2

Two quick questions.

How does default thumbnail size work?

if ( function_exists( 'add_theme_support' ) ) {
   add_theme_support( 'post-thumbnails');
   set_post_thumbnail_size( 800, 600, true );
}

What does above code really mean?

Does it mean all my thumbnails will be 800x600 or smaller? Because even after setting set_post_thumbnail_size get_post_thumbnail_id($post->ID) points to full-sized thumbnails (like 2500x1200). I don't really need that big images...

When do WordPress create (custom) thumbnails?

if ( function_exists( 'add_theme_support' ) ) {
  add_theme_support( 'post-thumbnails');
  set_post_thumbnail_size( 800, 600, true );
  add_image_size( 'foo', 400, 300, true );
  add_image_size( 'bar', 200, 150, true ); 
}

When are these custom thumbnails created (like image-800x600.jpg / image-400x300.jpg etc.) ? Only during upload process? What if I'm just changing themes to theme based on add_image_size functions with different thumbnail sizes, do I have to reupload all my images to get right sizes? If yes, then using timthumb over add_image_size wasn't that bad idea...

Thanks!

2

To answer your first question, the first chunk of code is specifically for adding more custom thumbnail sizes. Don't let the word "thumbnail" trick you, in fact I use the function mentioned above to register large images that fit in very specific places in themes such as custom sized banners and things like that.

In order for your thumbnails to "take" to any changes you made to the settings, via your functions.php file, you will need to regenerate them. You can do so by using the Regenerate Thumbnails plugin, although you will most likely lose any custom cropping. That is most likely why your theme is pointing to the full size image. Currently there is no image at the set size for your thumbnail, so it defaults to the original.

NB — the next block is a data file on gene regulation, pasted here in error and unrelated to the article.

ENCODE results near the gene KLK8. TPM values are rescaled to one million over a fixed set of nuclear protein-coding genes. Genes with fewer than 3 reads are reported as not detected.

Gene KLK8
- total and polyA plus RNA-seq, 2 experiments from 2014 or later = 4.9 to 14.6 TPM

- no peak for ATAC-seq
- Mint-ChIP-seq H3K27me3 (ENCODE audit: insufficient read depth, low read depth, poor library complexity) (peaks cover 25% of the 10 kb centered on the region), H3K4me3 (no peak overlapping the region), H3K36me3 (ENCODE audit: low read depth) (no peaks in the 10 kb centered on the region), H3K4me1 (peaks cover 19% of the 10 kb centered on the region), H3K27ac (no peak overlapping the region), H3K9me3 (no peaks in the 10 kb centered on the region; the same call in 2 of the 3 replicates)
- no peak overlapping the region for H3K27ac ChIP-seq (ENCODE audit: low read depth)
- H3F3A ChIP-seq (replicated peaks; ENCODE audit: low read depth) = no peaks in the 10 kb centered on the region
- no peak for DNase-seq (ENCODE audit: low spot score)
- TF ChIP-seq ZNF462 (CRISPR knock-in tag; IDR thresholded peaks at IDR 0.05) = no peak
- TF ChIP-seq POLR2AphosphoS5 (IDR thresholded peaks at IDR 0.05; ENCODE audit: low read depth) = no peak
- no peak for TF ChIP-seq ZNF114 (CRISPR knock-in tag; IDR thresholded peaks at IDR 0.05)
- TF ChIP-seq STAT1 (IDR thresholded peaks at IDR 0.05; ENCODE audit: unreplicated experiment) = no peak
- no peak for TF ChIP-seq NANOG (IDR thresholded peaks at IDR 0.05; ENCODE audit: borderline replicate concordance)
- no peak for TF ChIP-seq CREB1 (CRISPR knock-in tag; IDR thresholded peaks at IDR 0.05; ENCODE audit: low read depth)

To answer your second question, yes, they are created when you upload them, although there are some plugins you can use to customize the crop after the upload process. And no, you won't have to re upload all of your images, but you will have to regenerate your thumbnails as mentioned above.

I will say in closing that thumbnails can be a pain, which is why I try to make sure that I nail the sizes I need down before I start any project, however having thumbnails that are the same aspect ratio, but different sizes can really help reduce load time, and strain on a server.

2

Thumbnails are only created during file upload. But there is a plugin that can remake all your thumbnails ( delete the ones that aren't used anymore and create new ones from the original images ). It's called Regenerate Thumbnails.

Timthumb is a really bad idea, as it has really nasty security issues. I suggest you to use WPs functions, as they're much better. Timthumb also uses resources because it generates thumbnails on the go.

  • +1, but some notes: TimThumb has a bad image. The single security issue that caused its downfall is long fixed. If you need a replacement, switch to Dynamic Image Resize. – kaiser Aug 14 '13 at 2:30

Your Answer

By clicking “Post Your Answer”, you agree to our terms of service, privacy policy and cookie policy

Not the answer you're looking for? Browse other questions tagged or ask your own question.